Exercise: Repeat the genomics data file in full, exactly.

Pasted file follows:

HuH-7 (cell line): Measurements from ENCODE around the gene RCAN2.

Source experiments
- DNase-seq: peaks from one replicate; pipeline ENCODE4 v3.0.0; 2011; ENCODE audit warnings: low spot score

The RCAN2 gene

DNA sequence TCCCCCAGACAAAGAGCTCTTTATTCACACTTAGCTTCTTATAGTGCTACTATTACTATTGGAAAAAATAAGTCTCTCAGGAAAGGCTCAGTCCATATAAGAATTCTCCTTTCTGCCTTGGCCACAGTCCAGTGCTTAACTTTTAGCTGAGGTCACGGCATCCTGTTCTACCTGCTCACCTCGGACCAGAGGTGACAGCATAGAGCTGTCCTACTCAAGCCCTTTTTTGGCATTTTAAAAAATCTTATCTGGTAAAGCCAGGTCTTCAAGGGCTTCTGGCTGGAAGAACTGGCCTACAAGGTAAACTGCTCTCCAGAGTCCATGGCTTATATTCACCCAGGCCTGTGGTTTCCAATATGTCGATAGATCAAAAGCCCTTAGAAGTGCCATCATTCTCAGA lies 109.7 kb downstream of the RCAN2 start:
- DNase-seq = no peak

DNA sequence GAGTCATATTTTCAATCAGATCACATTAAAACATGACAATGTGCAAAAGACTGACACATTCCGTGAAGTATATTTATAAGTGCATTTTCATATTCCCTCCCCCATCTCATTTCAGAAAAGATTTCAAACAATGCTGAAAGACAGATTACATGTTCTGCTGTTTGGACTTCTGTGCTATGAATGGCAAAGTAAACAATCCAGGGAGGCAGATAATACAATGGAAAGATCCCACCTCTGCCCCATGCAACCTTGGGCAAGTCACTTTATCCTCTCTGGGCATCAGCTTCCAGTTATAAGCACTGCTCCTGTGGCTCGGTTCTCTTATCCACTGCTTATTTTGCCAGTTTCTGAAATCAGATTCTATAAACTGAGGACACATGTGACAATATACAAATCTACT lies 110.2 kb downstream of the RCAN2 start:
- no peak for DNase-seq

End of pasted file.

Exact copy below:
HuH-7 (cell line): Measurements from ENCODE around the gene RCAN2.

Source experiments
- DNase-seq: peaks from one replicate; pipeline ENCODE4 v3.0.0; 2011; ENCODE audit warnings: low spot score

The RCAN2 gene

DNA sequence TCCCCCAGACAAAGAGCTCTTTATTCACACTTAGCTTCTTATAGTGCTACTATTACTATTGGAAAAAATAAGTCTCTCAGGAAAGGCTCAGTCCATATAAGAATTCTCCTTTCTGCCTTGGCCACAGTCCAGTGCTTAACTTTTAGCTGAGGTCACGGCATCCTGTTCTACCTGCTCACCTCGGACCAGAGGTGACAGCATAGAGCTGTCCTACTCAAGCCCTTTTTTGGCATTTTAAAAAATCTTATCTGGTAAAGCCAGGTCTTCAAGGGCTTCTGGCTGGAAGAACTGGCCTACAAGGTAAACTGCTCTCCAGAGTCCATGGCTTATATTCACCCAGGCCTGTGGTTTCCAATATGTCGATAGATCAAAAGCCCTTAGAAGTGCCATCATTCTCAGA lies 109.7 kb downstream of the RCAN2 start:
- DNase-seq = no peak

DNA sequence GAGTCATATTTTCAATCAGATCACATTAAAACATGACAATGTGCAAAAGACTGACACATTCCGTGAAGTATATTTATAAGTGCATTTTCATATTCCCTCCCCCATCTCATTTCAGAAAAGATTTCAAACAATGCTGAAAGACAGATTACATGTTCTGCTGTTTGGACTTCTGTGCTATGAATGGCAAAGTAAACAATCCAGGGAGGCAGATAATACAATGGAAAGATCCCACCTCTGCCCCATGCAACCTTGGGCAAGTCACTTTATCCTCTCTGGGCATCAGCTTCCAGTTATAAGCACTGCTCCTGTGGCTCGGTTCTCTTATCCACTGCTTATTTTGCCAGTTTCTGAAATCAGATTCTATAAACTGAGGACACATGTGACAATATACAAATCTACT lies 110.2 kb downstream of the RCAN2 start:
- no peak for DNase-seq